5 things for Houstonians to know for Wednesday, April 7

Texas Gov Greg Abbott speaks during a news conferenced about migrant children detentions Wednesday, March 17, 2021, in Dallas. (AP Photo/LM Otero) (Copyright 2021 The Associated Press. All rights reserved.)

Here are things to know for Wednesday, April 7:

1. Abbott signs order restricting coronavirus vaccination mandates, passports

Texas Gov. Greg Abbott signed an executive order Monday that restricts the ability to require coronavirus vaccinations and so-called vaccination passports.

According to the order, no governmental entity can require a person to receive a COVID-19 shot. State agencies are also prohibited from requiring people to provide proof of a vaccination as a condition of receiving a service or entering a place. The order also applies to any public or private entity that is receiving public funds “in whole or in part.”

The proof-of-vaccination order does not apply to nursing homes, state-supported living centers, assisted living facilities or long-term care facilities. Those places can still require a resident to provide proof of their vaccination status.

Read more.

2. ERCOT report on storm blames weather for most power outages but doesn’t explain why plants weren’t prepared

A preliminary report released Tuesday by the agency overseeing most of the Texas power grid blames weather for most of the outages that happened during February’s winter storm, but it fails to explain why plants across the state were unprepared for the arctic cold.

The report issued by the Electric Reliability Council of Texas relied on responses to information requests sent to entities representing power generators or energy storage resources.

According to the report, the highest amount of unavailable power generation was between February 14 to 19. Approximately 8 a.m. Feb. 16 was the peak, with 51,173 megawatts of power lost. For context, 1 megawatt powers about 200 homes.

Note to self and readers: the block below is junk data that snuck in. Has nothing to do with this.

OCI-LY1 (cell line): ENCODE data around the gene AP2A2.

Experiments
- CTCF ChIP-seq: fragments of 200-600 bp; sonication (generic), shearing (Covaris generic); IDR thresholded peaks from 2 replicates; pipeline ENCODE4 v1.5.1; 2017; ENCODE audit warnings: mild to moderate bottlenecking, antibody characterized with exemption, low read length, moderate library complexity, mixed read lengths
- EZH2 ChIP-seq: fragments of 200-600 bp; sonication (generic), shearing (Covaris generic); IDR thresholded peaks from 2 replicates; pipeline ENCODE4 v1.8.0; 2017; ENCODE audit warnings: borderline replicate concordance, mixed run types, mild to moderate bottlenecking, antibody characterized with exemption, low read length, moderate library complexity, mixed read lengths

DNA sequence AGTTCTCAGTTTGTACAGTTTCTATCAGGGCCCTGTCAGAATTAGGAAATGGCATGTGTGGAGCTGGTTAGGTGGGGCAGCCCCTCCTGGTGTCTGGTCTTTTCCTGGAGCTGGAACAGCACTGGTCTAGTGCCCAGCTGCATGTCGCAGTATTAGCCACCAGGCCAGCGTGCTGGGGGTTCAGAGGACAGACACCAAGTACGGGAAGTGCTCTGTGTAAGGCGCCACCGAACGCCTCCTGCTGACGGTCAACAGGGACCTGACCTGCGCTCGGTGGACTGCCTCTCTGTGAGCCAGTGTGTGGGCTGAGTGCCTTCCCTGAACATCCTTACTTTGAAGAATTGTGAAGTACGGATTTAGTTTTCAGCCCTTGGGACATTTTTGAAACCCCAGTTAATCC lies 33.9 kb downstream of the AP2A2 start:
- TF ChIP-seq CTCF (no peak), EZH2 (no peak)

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3. State lawmakers looking to rein in abusive HOAs

From overreaching homeowner’s association boards that try to control what you can do with your property to corrupt directors, KPRC 2 News has shown you the stories right here in Houston and across Texas that are frustrating hardworking homeowners.

Now, state leaders are looking to reign them in. There are nearly three dozen HOA bills pending before the Texas Legislature now. These are the bills that could have the biggest impact on you and your family:

Read more.

4. Texas lawmakers consider bill named after Missouri City woman killed in a crosswalk in 2017

Texas lawmakers considered the Lisa Torry Smith Act on Tuesday, three-and-a-half years after Smith was hit and killed in a crosswalk in Missouri City while walking her son to school on his first day.

The 6-year-old kindergartner suffered a broken femur and shattered pelvis in the October 2017 incident.

The driver of the SUV that hit the Smiths was ticketed but not charged criminally and not indicted by a grand jury because the law didn’t allow it.

The Lisa Torry Smith Act would make it a Class A misdemeanor to hit someone in a crosswalk, and a “state jail felony” if the victim “suffered serious bodily injury.”

Read more.

5. Several Houston-area school districts report problems with online STAAR testing, plan to resume Wednesday

Several school districts in the Houston area reported problems Tuesday with the online version of the State of Texas Assessments of Academic Readiness test.

In an email obtained by KPRC 2 Investigates, officials at the Texas Education Agency notified schools of technical difficulties with online STAAR testing.

“Our vendor, ETS, is currently investigating the reports,” the email read.

Later the TEA released a statement, “... We understand the frustration this has caused students, parents, teachers, and administrators. What happened today is completely unacceptable. ETS, the testing vendor, experienced problems with their database system, which are in the process of being corrected. The 2021 online administration of STAAR will be ETS’s last for the State of Texas. Beginning next school year, Cambium Assessment will be taking over these critical testing functions to ensure that users have a seamless online testing experience moving forward.

Read more.

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